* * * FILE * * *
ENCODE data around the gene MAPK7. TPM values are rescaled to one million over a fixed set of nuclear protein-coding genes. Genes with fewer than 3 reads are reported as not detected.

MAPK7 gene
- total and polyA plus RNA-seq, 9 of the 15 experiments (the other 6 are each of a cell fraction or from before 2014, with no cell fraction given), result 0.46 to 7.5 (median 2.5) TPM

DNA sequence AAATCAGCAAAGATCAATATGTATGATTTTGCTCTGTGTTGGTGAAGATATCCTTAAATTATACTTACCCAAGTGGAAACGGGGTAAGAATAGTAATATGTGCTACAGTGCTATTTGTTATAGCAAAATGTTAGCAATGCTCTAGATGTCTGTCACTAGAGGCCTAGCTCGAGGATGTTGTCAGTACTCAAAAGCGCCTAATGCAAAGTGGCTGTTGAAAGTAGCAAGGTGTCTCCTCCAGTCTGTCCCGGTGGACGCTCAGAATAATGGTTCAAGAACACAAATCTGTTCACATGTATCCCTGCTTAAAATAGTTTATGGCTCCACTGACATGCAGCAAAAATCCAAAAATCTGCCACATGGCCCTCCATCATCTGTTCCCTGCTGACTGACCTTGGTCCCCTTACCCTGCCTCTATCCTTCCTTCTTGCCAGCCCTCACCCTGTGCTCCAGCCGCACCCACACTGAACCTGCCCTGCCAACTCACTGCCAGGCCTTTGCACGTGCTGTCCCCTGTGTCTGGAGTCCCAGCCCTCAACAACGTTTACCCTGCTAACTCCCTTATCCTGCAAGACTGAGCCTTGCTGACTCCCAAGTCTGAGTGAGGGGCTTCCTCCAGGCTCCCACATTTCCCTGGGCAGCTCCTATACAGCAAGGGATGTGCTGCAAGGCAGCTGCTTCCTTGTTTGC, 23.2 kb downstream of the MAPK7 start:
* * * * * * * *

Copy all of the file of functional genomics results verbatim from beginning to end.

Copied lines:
ENCODE data around the gene MAPK7. TPM values are rescaled to one million over a fixed set of nuclear protein-coding genes. Genes with fewer than 3 reads are reported as not detected.

MAPK7 gene
- total and polyA plus RNA-seq, 9 of the 15 experiments (the other 6 are each of a cell fraction or from before 2014, with no cell fraction given), result 0.46 to 7.5 (median 2.5) TPM

DNA sequence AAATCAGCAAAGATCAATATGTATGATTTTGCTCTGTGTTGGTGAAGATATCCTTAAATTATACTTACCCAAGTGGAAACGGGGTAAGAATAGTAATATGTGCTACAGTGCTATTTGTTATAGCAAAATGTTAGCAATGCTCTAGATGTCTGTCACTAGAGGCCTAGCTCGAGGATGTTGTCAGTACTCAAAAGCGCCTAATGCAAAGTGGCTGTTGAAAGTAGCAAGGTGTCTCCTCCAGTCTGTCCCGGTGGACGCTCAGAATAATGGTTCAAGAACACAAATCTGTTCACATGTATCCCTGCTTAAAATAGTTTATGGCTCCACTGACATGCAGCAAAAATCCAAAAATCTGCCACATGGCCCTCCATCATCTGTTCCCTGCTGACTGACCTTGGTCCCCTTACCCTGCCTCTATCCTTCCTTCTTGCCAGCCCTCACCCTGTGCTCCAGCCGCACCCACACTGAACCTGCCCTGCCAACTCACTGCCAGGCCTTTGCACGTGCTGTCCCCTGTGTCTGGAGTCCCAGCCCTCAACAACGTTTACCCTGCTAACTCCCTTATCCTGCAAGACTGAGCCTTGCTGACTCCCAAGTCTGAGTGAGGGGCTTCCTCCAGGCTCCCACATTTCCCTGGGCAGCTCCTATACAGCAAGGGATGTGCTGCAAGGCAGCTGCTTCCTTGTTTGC, 23.2 kb downstream of the MAPK7 start: